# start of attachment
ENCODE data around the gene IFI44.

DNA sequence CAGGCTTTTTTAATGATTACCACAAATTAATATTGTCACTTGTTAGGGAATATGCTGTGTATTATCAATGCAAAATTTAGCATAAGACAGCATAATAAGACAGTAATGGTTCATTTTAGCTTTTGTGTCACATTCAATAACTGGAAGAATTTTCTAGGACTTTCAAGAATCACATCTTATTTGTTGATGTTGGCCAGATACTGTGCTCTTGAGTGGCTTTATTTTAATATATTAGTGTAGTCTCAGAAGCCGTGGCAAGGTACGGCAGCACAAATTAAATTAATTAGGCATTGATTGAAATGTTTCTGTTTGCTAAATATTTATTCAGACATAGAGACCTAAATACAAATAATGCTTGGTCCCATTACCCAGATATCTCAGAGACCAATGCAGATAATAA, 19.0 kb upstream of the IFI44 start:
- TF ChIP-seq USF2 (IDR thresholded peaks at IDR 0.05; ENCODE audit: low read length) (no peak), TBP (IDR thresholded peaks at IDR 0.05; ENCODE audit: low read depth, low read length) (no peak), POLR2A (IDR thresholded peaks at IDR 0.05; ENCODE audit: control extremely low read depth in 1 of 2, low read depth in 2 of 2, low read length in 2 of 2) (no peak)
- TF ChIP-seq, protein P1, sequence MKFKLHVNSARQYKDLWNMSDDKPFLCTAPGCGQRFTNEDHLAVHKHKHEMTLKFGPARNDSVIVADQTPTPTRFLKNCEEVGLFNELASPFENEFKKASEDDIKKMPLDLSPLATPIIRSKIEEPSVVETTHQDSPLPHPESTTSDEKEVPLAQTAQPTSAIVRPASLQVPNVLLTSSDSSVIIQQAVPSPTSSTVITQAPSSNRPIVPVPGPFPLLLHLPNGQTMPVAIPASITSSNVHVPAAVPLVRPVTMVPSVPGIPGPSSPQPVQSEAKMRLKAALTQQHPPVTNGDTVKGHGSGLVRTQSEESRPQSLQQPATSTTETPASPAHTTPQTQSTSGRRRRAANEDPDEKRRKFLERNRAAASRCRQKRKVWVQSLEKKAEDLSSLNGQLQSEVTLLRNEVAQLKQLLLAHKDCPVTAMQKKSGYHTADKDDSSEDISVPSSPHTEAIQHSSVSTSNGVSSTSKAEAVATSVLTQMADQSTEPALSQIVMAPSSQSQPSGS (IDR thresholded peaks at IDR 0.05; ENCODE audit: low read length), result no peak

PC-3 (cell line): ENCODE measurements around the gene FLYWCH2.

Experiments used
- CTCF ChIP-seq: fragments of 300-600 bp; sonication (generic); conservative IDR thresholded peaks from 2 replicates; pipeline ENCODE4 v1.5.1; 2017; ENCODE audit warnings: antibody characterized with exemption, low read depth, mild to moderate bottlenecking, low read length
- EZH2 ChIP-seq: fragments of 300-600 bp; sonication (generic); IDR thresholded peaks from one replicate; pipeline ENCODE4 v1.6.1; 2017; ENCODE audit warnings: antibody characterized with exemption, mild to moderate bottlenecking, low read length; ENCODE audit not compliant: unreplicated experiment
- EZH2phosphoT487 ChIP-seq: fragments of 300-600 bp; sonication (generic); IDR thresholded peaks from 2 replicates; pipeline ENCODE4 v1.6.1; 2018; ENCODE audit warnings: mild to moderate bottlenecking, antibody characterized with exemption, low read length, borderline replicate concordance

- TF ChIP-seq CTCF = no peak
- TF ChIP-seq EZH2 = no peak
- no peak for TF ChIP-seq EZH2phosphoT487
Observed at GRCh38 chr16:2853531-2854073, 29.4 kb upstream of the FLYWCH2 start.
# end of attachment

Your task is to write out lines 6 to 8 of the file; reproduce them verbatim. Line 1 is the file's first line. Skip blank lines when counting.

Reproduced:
Experiments used
- CTCF ChIP-seq: fragments of 300-600 bp; sonication (generic); conservative IDR thresholded peaks from 2 replicates; pipeline ENCODE4 v1.5.1; 2017; ENCODE audit warnings: antibody characterized with exemption, low read depth, mild to moderate bottlenecking, low read length
- EZH2 ChIP-seq: fragments of 300-600 bp; sonication (generic); IDR thresholded peaks from one replicate; pipeline ENCODE4 v1.6.1; 2017; ENCODE audit warnings: antibody characterized with exemption, mild to moderate bottlenecking, low read length; ENCODE audit not compliant: unreplicated experiment